Whenever Lisa and I have gone for walks, she always likes to say hello to the neighbors. Some of them have said more than others in return over the years. However, after we talked to one neighbor for over twenty minutes tonight, Lisa admitted it would be strange, after about eight years of talking to the guy, to finally ask his name. Or offer our names, for that matter. Yes, it should have happened at some point in the first year or so, but when it didn’t, the whole introducing ourselves got more awkward.

This article isn’t really about properly introducing yourself to your neighbors, though. It’s more about baseball. When I looked the neighbor up using Milwaukee’s tax key lookup system (he’s Fred, by the way), I then searched the neighbor’s name in order to make sure it was really him, since he lives in an apartment. Also, Fred, if you’re reading this, we’re Brian and Lisa. I found an obituary mentioning him, and then I found this cool article about his dad. It’s cool because it’s from 1938 and about amateur baseball. I’d just read that Mitchell Park used to have amateur games in the 30s with over 20,000 people in attendance, but I had never realized that even smaller parks had thousands watching. In the article, it says the teams (North Milwaukee Greenbaums and Harnischfeger Tanners) played before a crowd of 2500 at Garfield Park. I assume this park was part of Metcalfe Park and/or located around 30th and North. Looks like it’s been kind of taken apart now, though I can’t confirm there ever was a Garfield Park, even though Garfield Park apartments exist.


Anyhow, Lisa thinks I’m envious because amateur baseball in Milwaukee used to draw thousands, and I’ve spent 20+ years playing in front of MAYBE a TOTAL of 2500 folks. That’s not a huge deal, but it is pretty cool that our neighbor’s dad has been immortalized by The Milwaukee Journal Sentinel and Google newspapers online. It’s also cool to see a few of the nicknames used, and there were probably more. Here’s a bit of the article:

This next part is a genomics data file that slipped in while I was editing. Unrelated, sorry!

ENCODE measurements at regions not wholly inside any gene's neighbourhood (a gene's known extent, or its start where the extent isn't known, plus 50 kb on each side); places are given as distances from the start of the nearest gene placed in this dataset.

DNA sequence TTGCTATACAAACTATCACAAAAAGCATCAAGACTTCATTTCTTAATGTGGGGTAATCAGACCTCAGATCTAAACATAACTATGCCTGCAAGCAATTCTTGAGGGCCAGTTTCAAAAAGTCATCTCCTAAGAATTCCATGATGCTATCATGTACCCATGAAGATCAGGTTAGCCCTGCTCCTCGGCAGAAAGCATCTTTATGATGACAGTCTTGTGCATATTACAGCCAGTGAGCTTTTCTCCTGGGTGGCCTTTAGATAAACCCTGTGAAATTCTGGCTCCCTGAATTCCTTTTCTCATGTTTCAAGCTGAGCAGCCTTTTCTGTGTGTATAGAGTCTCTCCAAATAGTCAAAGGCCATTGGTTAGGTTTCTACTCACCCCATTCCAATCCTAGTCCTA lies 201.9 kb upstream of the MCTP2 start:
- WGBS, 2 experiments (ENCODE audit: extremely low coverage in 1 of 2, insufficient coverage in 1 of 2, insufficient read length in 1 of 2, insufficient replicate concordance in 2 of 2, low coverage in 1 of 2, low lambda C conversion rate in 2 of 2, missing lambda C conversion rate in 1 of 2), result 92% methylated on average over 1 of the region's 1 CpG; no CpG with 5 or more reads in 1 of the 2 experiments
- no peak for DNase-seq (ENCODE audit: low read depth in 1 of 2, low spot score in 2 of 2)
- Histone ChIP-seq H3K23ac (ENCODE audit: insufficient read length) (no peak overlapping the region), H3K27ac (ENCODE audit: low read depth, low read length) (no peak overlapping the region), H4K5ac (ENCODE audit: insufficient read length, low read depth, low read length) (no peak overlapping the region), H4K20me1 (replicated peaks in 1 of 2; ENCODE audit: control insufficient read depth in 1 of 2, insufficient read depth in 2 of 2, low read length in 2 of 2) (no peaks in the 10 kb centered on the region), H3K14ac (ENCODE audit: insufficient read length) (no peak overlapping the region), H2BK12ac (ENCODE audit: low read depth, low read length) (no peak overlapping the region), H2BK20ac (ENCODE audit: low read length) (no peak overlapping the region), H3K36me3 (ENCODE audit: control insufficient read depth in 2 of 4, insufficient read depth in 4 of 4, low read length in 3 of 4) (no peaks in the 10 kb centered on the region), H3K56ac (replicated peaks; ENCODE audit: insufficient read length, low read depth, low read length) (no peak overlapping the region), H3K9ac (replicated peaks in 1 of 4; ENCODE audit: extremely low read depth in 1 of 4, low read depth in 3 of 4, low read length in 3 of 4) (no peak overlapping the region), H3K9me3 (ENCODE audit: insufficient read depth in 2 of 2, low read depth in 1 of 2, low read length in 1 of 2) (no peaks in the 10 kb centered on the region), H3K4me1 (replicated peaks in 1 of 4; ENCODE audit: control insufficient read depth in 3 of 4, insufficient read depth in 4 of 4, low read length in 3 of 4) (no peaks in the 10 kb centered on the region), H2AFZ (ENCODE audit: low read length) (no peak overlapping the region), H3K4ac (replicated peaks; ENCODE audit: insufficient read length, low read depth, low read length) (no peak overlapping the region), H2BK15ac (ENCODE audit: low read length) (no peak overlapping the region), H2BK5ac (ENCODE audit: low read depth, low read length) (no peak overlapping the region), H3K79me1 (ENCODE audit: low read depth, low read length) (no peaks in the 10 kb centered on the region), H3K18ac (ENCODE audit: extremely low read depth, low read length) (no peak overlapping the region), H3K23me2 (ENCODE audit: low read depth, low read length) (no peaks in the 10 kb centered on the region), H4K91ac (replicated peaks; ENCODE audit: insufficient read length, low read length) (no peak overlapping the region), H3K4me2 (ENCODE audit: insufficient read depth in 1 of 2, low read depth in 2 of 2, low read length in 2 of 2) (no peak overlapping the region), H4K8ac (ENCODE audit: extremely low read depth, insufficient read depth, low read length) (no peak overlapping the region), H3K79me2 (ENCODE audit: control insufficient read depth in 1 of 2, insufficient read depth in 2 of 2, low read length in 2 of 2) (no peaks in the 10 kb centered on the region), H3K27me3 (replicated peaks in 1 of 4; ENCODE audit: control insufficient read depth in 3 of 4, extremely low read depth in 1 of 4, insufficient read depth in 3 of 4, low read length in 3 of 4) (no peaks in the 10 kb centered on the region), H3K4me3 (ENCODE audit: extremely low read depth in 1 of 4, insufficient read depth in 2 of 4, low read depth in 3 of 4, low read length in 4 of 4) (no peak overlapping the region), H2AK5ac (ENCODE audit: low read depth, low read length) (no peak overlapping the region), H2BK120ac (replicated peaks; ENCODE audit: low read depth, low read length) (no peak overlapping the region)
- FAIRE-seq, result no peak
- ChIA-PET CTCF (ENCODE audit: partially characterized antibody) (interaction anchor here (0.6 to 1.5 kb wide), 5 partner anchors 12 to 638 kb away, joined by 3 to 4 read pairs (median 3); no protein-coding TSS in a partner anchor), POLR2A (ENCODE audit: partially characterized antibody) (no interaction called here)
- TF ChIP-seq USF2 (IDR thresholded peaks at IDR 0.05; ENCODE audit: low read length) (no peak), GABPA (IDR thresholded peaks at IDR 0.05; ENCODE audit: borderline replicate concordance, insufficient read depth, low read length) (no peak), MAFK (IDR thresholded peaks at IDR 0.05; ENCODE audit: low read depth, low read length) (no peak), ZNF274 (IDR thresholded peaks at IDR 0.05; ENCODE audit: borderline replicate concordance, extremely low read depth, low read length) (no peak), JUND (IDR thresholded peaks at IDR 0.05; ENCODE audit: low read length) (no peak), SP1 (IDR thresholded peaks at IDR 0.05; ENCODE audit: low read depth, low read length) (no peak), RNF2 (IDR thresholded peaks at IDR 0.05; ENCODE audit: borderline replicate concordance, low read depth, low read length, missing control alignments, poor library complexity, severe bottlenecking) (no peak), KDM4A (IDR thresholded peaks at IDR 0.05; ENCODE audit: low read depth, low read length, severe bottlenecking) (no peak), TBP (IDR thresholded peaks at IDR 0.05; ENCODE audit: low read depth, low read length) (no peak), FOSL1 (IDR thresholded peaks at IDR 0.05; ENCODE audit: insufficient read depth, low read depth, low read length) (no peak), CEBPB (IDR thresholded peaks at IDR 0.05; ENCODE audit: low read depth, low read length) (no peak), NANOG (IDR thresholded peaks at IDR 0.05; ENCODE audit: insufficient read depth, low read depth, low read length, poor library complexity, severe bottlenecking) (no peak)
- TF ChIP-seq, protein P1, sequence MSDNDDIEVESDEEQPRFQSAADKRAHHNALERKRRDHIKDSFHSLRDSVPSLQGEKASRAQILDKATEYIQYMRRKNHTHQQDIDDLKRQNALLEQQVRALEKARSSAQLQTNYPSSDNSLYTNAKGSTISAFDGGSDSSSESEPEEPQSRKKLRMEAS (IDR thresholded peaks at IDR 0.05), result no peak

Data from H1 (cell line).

“The game was a great battle for four innings until Fred Madritsch [our neighbor’s dad] yielded the Tanners four hits and a walk in the fifth for four runs. It was the one bad inning Fred usually has in every game. [harsh?] Chink Staskunas was the hero of the rally [...] The Greenbaums also came up with some spectacular fielding by Staskunas, Gypsy Konleczny [or Konieczny] and Johnny Adrian. Chink nipped John Marisch with a beautiful throw from short field to first; Adrian made a spectacular running catch of Bud Wysindlowski’s fly into center field, and Gypsy saved the game several times by his brilliant support from the short position.”

I love the nicknames. I don’t even know what short field is, but I assume the right fielder threw someone out trying for a single. Plus, that’s only like half the article, so real reporters wrote real articles about amateur baseball, and 2500 fans showed up for a game that was rained out after five innings. It’s too bad Fred, John, Johnny, Chink, Gypsy (sometimes Gipsy) , Bud, and the rest of the boys aren’t around to see this on the internet, but I enjoy it, anyhow.

It all makes sense, too, as far as our neighbor is concerned. He said he played baseball for years, winning the rec league (Stars of Tomorrow) tournament as a kid, and then playing in several softball leagues for thirty or so years. He mentioned playing at Nash Park, where I grew up, so I probably saw him in a game at some point. I also won the rec league championship in 1987, but they didn’t let us wear old wool uniforms like he got to do in the 60s. That had to be a sight: a bunch of sandlot kids who hadn’t worn uniforms all year suddenly wearing years-old wool jobs for the final game.

I told Lisa that my (similar) tournament was odd because we played “lob” ball all season, and then we had to play the real deal. And their pitcher was fasssst. I remember being the first to get a hit off him, but I was not part of the rally to win the game. I assume Greg Ozmanski pitched for us, but you’d have to ask him. Something to remember, but probably no newspaper article about us or most of the thirty-some-odd years of baseball I’ve played. Well, this article is around, I guess. Like I said, it’s not really about me and my sandlot crew, or our neighbor and his softball prowess, or even the teams back in 1938. It’s about baseball, and stories, and neighbors, and friendships. And that’s a lot.